Behind the scenes of Philly’s most popular holiday train displays
Philadelphia's miniature train displays during the holidays take a lot of work to maintain.
One of Philadelphia’s most beloved holiday traditions is the elaborate miniature train sets staged by the some of area’s most prominent gardens and museums. Even though increasingly advanced technology surrounds us, twinkling Christmas lights, realistic train sounds, and hand-built models of the city’s most famous landmarks still enchant thousands of visitors each year.
Paul Hoerner and David Jensen have been running Brandywine River Museum of Art’s miniature train display, one of the most detailed in the area, since the 1990s. The museum first started running a miniature train display during the holidays in the 1970s. Hoerner and Jensen both worked as engineers for full-size trains before turning their interest in miniature trains into full-time jobs.
Hoerner said his fascination with miniature trains started when his dad used to set up a display after he fell asleep on Christmas Eve.
“I’d wake up on Christmas morning and just be like, ‘Wow!’” Hoerner said. “Back in the 1940s and 1950s, trains were synonymous with Christmas because they would deliver presents and family members to you. They’re nostalgic in that way.”
Over the years, the two trainmasters have built an impressive collection of trains and buildings that they’re controlling through a smartphone app for the first time this year. They’re also debuting four new locomotives this year, including one draped in mini Christmas lights, and visitors will get to see fascinating details like Platform 9 ¾ from the Harry Potter series and a fully operating amusement park, complete with a carousel and Ferris wheel. Thanks at least in part to the display, the museum sees its monthly attendance numbers double in December.
But putting together the scenes is quite a labor of love — gardeners and train specialists spend hundreds of hours hot-gluing tiny wreaths to model homes and carefully wiring hundreds of feet of train track before the displays open.
“I used to work on this all day back when we had four days to get all of this done,” Hoerner said. “We used to catch naps under the table where the tracks were set up during the 24-hour days.”
While Brandywine runs its holiday train display indoors, two of Philly’s most famous train displays are outdoors at Morris Arboretum and Longwood Gardens. The arboretum’s Garden Railway, which is 21 years old this year, is Philadelphia’s first outdoor model train display. (The Reading Terminal Market opted out of displaying its miniature trains this year.)
The train engineers work hard to keep the train tracks clean from fallen leaves and dirt because the trains run for multiple hours every day. (The trains pick up electricity from the tracks through their wheels.)
“We attach an S.O.S Soap Pad to the last car on the trains,” Vince Marrocco, the chief horticulturist at the Morris Arboretum, said. “So that way we can clean the tracks while the trains are running instead of wiping them down by hand every day.”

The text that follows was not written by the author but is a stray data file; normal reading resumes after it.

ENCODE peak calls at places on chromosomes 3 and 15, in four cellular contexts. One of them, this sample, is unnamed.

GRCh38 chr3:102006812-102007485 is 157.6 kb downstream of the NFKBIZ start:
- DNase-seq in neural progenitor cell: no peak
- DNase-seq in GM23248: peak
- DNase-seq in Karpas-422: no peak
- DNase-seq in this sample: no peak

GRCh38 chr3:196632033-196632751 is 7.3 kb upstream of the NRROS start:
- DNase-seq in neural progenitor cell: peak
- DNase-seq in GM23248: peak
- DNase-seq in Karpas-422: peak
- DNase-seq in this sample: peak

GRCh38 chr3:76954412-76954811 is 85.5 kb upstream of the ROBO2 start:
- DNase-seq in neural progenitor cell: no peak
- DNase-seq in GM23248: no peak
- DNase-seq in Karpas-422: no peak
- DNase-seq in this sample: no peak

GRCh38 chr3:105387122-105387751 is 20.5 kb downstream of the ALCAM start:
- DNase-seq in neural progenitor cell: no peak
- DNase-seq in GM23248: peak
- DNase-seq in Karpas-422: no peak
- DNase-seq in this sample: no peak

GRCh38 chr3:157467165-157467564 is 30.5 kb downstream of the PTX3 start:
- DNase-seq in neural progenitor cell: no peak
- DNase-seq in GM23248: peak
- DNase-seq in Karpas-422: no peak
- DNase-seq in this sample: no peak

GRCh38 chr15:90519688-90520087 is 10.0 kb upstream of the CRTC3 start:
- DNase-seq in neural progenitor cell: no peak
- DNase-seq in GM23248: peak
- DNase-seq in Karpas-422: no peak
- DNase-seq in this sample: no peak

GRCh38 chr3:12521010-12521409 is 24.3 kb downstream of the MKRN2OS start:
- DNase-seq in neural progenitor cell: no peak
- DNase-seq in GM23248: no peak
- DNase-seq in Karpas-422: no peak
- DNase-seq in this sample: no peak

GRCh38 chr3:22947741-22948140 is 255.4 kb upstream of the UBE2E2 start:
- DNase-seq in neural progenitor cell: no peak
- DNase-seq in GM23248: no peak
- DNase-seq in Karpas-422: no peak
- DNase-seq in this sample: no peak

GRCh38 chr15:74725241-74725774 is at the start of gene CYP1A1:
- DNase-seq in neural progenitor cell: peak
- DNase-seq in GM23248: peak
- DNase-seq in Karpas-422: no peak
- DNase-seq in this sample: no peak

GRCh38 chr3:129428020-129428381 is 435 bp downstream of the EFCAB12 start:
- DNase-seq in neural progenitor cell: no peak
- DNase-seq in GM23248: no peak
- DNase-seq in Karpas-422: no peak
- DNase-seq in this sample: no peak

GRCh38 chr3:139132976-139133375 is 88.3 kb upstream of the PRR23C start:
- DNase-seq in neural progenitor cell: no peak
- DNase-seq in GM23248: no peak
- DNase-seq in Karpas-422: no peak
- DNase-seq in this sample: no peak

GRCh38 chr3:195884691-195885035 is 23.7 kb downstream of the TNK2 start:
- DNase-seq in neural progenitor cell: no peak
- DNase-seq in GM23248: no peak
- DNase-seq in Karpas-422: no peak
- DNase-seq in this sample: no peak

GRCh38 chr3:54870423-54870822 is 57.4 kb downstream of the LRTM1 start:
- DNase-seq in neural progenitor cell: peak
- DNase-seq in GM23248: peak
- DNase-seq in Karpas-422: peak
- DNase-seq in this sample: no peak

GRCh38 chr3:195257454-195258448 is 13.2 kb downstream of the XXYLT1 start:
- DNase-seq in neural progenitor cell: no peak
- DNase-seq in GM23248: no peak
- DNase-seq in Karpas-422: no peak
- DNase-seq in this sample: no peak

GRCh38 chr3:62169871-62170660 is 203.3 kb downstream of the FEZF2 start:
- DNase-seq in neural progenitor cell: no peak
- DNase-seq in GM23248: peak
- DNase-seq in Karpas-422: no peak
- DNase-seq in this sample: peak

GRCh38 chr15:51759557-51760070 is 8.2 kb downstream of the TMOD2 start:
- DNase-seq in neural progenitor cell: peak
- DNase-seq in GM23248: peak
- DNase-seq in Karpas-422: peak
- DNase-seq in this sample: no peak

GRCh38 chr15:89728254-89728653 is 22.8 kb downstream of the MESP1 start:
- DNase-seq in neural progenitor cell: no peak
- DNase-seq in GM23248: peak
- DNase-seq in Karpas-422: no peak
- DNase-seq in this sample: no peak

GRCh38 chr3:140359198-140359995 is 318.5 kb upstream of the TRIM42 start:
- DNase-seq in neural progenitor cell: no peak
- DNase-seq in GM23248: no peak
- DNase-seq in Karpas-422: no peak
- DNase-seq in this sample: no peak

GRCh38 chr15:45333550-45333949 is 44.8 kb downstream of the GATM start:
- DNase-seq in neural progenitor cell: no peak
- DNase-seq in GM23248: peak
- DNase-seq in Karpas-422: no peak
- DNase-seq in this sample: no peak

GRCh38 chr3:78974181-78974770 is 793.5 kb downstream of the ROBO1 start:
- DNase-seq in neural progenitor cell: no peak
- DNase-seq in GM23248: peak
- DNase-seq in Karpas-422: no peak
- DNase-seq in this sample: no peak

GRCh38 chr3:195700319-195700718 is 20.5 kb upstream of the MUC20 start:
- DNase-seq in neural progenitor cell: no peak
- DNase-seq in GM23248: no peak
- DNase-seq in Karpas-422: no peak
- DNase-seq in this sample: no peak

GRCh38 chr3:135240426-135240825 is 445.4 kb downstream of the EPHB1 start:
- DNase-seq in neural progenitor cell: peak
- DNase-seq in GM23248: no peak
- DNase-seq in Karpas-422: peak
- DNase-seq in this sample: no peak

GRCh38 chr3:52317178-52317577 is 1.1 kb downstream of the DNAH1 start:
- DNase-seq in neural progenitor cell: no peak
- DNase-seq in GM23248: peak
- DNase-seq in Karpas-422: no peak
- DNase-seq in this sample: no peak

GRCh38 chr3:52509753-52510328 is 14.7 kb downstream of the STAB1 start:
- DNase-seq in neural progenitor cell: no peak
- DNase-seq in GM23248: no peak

Marrocco said that the arboretum first began featuring a miniature railway during the summer. Attendance jumped 800 percent so they added a holiday one, which made December the arboretum’s second-most-visited month. The holiday railway features a South Philly-themed Thomas the Tank Engine track for the kids, which draws inspiration from the Miracle on South 13th Street.
“Most of our visitors like the more traditional white holiday lights,” Marrocco said. “But we try to have a little fun with the Thomas track and pay homage to all the crazy, colored decorations you see down there at this time of year.”
The arboretum also incorporates natural materials collected on its grounds by volunteers, such as lotus seedheads and acorn caps, into building repairs each year. Marrocco said that the railway currently has around 60 buildings, all of which are Philadelphia-specific and made from natural materials by an Ohio-based company, as well as over 100 locomotives.
Longwood Gardens also incorporates natural materials into its 380-foot-long model train display, which is roughly 20 years old and features miniature versions of its Webb Barn, conservatory, and fountain. In order to set everything up, gardeners work for nearly three weeks in order to build the tracks, “miniscape” the scenery with shrubs and grasses, and sculpt the mulch that the display sits on.
Harold Taylor, a section gardener at Longwood Gardens, said there are a lot of people in the generation that came after World War II who loved model railroads because of the technology.
“Model railroading isn’t as popular as it used to be,” he said. “But it’s still popular with the kids. For us, it fills a really nice niche because the little preschoolers absolutely love it.”
Hoerner said that at the end of the day, getting to build something that is a part of many people’s holiday traditions makes the hard work worth it.
“The railroad has been around long enough that people are starting to bring their kids and grandkids to come see it,” he said. “Getting to help create those memories is such a special experience."